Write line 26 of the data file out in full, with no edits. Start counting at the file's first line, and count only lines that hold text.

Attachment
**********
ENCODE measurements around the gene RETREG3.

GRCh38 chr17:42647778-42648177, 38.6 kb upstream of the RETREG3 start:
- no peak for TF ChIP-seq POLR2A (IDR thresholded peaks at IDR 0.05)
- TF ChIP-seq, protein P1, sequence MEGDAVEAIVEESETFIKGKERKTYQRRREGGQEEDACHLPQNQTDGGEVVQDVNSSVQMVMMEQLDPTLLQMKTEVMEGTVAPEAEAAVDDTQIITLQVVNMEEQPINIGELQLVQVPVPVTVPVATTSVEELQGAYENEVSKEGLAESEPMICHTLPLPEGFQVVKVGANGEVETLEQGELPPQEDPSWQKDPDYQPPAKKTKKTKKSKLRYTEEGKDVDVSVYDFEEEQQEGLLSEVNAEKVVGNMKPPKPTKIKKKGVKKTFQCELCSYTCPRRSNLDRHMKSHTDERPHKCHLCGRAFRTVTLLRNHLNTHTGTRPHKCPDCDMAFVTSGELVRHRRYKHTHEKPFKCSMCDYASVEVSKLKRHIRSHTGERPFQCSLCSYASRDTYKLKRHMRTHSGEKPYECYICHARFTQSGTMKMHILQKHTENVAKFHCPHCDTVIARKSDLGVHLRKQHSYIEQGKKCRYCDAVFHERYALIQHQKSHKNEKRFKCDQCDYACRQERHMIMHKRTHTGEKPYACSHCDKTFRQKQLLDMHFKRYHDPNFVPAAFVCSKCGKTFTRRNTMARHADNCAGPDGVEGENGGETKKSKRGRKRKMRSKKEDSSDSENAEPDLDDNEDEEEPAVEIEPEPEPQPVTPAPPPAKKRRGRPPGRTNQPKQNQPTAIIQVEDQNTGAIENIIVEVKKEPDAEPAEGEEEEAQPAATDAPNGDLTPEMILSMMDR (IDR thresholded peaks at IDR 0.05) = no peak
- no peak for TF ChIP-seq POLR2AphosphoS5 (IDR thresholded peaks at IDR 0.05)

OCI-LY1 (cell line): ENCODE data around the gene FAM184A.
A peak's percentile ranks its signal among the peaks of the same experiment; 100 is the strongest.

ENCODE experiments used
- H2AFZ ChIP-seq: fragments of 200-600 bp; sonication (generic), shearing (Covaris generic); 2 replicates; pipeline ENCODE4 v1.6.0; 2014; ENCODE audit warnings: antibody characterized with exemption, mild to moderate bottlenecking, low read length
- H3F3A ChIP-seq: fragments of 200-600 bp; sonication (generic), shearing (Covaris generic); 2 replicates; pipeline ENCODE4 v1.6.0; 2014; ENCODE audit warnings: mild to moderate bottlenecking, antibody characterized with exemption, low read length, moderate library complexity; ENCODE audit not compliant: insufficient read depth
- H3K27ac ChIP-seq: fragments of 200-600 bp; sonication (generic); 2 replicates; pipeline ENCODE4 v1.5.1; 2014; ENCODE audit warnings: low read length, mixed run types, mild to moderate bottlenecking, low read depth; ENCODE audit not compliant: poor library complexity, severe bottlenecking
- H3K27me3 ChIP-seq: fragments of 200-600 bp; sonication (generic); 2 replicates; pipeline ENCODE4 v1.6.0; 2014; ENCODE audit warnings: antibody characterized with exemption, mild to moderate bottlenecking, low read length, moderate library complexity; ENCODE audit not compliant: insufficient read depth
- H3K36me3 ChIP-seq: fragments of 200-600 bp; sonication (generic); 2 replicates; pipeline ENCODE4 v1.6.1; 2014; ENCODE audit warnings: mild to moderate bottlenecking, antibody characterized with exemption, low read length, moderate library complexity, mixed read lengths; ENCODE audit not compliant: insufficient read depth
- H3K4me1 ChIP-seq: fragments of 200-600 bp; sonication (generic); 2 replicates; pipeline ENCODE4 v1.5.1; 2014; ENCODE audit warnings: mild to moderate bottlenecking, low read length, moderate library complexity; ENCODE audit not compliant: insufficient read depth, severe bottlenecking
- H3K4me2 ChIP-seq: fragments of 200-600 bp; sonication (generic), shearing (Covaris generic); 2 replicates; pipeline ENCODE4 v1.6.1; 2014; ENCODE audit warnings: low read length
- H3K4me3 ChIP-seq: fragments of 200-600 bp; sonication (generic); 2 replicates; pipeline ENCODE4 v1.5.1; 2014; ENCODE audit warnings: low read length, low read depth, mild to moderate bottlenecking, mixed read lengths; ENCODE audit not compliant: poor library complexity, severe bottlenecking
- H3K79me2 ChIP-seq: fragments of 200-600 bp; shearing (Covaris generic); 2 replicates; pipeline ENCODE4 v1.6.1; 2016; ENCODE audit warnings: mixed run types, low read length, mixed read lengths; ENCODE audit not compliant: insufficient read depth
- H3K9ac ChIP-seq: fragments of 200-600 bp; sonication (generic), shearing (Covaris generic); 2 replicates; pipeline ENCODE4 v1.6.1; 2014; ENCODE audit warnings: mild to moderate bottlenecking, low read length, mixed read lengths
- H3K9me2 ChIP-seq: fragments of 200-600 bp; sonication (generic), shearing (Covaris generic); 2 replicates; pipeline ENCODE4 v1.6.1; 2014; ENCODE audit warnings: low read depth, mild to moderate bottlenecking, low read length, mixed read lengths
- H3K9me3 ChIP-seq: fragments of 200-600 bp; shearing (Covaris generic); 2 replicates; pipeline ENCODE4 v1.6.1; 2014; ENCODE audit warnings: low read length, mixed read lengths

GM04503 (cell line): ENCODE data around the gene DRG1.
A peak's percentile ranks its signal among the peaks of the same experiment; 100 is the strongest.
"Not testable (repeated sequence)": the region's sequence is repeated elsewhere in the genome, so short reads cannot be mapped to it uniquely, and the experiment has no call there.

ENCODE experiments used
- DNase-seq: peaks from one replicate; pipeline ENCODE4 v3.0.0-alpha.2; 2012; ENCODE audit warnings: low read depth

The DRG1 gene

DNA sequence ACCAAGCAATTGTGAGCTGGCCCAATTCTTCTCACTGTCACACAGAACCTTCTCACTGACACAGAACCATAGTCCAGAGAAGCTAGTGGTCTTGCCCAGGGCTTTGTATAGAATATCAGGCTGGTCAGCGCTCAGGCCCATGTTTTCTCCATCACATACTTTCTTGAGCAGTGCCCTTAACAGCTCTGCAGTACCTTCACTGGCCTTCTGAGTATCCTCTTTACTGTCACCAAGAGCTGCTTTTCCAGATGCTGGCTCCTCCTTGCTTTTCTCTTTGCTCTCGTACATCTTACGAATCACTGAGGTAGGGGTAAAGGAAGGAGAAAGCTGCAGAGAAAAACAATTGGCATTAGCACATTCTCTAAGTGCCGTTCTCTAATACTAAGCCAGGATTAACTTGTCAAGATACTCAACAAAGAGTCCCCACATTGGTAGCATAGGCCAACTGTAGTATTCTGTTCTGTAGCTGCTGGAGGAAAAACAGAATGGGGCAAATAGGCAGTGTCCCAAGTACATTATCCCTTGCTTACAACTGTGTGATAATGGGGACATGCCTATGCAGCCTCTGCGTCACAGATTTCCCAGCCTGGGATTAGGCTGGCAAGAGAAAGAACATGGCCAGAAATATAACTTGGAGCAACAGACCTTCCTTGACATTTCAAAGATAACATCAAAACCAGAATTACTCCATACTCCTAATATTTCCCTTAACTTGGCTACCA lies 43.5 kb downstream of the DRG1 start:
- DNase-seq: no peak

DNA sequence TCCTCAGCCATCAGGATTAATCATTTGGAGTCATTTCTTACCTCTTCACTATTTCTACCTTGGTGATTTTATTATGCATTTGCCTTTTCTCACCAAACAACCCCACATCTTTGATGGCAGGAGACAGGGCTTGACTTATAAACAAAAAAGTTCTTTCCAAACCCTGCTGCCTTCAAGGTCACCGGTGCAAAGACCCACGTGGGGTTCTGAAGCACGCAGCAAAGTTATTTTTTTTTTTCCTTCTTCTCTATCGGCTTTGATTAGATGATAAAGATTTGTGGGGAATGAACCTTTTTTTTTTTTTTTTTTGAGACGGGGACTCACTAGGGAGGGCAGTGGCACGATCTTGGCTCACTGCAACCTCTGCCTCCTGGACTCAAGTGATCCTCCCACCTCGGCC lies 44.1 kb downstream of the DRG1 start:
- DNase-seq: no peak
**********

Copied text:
The DRG1 gene